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Furness Academy protests at Ofsted's verdict

FURNESS Academy bosses took their fight for justice against an Ofsted inspection outcome to the High Court.



Ofsted has issued Barrow’s academy with a “notice to improve” after judging it to be “inadequate” in its “overall effectiveness” because maths did not yet reach the nationally expected level.

Publication of the report of the inspection, which took place in January, was delayed as academy leaders complained to Ofsted.

They also wrote to the watchdog’s chief executive, Sir Michael Wilshaw, and the education secretary, Michael Gove, about “fundamental problems” in applying the new inspection framework so rigidly to an academy which is so young.

The school, which opened in September 2009, has been judged using a five-year measure of student achievement, which the academy says “cannot legitimately” be applied to it. It says: “Furness Academy can only be accountable for achievement and provision from September 2009 onwards.”

Furness Academy replaced Thorncliffe and Alfred Barrow schools, which had come out of special measures, and Parkview which was classed as a “coasting” local authority school.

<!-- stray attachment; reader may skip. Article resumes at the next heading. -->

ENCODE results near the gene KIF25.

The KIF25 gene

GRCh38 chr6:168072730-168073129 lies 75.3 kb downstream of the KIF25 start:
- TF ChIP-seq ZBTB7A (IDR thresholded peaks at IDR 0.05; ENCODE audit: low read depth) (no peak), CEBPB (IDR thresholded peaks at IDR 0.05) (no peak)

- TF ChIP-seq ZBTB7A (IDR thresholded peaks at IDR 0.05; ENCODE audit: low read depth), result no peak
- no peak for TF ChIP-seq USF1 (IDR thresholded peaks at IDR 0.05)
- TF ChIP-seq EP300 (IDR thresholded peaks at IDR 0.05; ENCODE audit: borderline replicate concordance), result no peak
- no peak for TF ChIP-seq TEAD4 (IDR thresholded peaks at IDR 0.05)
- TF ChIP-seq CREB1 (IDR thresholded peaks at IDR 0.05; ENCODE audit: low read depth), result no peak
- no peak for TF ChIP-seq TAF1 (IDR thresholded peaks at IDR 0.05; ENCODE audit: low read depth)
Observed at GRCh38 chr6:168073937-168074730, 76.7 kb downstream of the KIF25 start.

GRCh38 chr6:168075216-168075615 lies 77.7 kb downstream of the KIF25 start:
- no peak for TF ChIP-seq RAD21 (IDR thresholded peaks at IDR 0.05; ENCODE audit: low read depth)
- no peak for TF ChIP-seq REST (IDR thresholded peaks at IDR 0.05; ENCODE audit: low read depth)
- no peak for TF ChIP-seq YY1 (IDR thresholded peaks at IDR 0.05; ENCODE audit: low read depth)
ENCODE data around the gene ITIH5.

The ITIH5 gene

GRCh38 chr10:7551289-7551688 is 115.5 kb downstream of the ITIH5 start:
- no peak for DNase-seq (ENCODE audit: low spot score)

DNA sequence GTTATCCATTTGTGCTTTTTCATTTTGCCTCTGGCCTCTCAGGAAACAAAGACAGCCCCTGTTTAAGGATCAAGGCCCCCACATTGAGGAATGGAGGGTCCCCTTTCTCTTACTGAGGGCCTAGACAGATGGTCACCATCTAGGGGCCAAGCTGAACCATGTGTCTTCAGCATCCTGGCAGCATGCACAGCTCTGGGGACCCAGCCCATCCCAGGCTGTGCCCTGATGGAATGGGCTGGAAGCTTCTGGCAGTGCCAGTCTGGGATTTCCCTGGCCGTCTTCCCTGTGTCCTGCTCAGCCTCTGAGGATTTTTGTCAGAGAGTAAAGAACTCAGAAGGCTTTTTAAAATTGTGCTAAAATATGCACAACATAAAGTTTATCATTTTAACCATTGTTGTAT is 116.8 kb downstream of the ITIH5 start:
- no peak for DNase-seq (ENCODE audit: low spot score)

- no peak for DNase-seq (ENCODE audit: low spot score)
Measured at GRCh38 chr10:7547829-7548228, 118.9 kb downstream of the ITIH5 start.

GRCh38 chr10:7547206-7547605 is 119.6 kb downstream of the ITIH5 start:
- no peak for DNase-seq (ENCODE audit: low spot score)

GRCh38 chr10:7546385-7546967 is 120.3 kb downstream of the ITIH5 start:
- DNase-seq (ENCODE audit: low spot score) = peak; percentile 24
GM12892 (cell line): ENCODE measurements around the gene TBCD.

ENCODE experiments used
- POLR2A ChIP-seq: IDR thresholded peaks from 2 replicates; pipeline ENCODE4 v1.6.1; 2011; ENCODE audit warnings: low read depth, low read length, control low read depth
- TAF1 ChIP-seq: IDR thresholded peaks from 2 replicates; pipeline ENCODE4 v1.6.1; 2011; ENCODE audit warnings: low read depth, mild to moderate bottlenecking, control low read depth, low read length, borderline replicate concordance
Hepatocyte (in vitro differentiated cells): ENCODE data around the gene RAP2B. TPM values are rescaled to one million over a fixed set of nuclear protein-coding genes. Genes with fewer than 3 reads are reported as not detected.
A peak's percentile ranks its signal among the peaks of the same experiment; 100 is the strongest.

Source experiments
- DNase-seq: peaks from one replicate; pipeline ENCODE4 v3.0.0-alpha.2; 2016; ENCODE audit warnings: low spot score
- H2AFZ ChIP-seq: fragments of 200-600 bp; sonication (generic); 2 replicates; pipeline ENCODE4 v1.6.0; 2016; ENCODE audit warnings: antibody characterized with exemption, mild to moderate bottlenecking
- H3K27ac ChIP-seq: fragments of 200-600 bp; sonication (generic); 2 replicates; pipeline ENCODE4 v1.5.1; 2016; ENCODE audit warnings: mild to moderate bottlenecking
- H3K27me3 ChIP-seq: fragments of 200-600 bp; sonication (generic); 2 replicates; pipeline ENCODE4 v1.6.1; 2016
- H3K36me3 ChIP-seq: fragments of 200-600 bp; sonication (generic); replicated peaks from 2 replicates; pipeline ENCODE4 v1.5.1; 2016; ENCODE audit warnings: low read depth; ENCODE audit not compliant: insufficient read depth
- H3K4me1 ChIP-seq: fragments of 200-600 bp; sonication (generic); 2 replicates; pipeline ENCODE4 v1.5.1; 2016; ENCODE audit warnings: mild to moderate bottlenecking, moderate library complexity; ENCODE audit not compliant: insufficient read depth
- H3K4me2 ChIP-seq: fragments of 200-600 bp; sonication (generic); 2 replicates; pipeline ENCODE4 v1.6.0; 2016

The academy’s overall effectiveness “inadequate” judgement was as a result of the “inadequate” grade given to “achievement of students”, solely based on the 2011 GCSE maths results using the five-year measure for August 2006 to August 2011.

The academy says the grade fails to recognise wide-ranging improvements already made, or the projected sustained improvements, including those in maths through an ongoing programme.

The school says its evidence demonstrates improvement across the school in achievement, teaching, students’ behaviour and attendance since September 2009, and exceeds targets from the previous inspection.

Last year the GCSE five A* to C (including English and maths) pass rate rose by 16 per centage points to 49 per cent, 14 percentage points above the government’s floor target.

Furness Academy appealed to Ofsted for the outcome to be investigated and overturned.

On Tuesday, the academy applied for an injunction at the High Court, in London, to stop the report being published as it stands and until an investigation was completed.

The application was not granted but the judge, Mr Justice Collins, said the key inspection judgements were “untrue and unfair”, and said in all areas other than maths the academy was at least satisfactory and in many ways good.